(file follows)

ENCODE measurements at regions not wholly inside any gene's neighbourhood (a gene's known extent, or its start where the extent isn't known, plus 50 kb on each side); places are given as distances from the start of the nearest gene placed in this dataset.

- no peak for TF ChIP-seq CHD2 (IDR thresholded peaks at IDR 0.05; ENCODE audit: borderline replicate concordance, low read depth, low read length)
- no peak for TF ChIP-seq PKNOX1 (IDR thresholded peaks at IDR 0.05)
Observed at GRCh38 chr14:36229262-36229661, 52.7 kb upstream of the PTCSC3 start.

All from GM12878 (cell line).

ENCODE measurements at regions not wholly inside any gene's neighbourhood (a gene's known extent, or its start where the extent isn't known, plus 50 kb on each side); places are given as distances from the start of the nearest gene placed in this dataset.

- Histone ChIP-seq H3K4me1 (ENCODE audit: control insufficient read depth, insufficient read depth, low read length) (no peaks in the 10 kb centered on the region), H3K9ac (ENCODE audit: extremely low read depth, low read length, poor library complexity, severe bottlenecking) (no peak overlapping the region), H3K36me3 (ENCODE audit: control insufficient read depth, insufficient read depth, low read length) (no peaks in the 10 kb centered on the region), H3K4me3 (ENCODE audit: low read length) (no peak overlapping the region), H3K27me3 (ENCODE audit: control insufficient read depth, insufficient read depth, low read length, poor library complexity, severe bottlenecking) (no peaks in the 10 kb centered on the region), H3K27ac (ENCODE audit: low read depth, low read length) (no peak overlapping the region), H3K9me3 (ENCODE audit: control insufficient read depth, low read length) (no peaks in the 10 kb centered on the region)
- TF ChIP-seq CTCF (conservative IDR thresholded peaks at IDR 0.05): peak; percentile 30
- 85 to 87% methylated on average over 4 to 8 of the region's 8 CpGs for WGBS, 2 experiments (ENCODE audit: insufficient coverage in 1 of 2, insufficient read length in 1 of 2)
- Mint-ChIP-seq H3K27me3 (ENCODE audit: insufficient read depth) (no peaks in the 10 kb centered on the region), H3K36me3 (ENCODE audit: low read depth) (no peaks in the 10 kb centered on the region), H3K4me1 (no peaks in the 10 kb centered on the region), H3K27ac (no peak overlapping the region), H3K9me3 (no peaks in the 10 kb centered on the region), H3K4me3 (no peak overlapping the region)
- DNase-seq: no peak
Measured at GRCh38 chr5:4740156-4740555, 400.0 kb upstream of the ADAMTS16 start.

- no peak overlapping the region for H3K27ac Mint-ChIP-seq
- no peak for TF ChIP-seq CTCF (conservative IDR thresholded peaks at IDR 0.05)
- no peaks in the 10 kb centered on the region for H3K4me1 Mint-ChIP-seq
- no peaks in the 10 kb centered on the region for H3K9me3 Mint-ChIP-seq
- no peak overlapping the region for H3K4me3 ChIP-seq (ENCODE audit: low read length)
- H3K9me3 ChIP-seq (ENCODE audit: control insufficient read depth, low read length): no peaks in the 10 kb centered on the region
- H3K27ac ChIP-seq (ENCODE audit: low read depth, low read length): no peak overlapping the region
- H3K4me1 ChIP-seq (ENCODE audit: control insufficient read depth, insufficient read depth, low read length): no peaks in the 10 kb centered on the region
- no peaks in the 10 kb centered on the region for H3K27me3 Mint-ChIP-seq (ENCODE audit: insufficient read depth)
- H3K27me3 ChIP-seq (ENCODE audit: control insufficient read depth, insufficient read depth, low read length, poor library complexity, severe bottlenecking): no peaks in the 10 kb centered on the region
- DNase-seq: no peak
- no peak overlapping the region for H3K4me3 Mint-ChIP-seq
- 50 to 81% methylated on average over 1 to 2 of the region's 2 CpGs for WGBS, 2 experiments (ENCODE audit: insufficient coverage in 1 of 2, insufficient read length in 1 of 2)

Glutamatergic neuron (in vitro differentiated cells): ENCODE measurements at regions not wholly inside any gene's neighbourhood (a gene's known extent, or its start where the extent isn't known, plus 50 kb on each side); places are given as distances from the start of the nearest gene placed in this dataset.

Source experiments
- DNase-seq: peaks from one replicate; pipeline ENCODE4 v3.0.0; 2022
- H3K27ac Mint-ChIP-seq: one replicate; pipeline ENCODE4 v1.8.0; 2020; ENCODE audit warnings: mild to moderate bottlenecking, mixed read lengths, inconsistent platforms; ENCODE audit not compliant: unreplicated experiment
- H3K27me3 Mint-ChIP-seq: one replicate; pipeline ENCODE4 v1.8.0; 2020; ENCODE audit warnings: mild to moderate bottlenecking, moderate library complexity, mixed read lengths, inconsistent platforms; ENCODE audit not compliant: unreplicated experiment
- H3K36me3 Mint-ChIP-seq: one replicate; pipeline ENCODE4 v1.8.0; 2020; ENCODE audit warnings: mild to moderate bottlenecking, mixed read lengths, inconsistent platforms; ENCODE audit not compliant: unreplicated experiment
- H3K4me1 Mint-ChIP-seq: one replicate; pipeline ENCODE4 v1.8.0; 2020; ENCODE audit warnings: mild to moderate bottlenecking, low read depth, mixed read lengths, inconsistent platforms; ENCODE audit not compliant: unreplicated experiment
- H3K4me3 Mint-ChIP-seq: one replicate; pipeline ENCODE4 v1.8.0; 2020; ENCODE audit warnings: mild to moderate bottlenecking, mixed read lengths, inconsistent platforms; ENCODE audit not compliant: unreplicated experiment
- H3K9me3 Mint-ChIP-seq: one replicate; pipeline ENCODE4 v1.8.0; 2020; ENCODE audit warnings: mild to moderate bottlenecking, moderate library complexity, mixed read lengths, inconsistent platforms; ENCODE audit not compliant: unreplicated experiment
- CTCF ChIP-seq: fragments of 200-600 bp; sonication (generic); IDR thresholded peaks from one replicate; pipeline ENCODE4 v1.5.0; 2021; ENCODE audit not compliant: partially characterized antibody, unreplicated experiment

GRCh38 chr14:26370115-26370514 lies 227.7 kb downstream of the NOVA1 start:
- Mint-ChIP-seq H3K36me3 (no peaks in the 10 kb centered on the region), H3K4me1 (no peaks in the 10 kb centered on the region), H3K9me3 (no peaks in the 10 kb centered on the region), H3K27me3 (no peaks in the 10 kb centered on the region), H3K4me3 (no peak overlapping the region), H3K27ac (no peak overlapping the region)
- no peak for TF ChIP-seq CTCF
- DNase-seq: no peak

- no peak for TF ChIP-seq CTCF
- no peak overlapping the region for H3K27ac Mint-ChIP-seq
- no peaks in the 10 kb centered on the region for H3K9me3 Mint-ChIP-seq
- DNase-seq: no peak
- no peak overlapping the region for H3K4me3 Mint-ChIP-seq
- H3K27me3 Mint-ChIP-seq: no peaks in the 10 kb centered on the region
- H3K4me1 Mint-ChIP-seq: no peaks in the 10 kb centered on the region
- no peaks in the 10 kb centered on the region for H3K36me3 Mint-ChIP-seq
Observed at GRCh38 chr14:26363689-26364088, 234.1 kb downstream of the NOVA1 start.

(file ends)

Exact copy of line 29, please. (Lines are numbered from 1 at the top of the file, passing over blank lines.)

- H3K27ac Mint-ChIP-seq: one replicate; pipeline ENCODE4 v1.8.0; 2020; ENCODE audit warnings: mild to moderate bottlenecking, mixed read lengths, inconsistent platforms; ENCODE audit not compliant: unreplicated experiment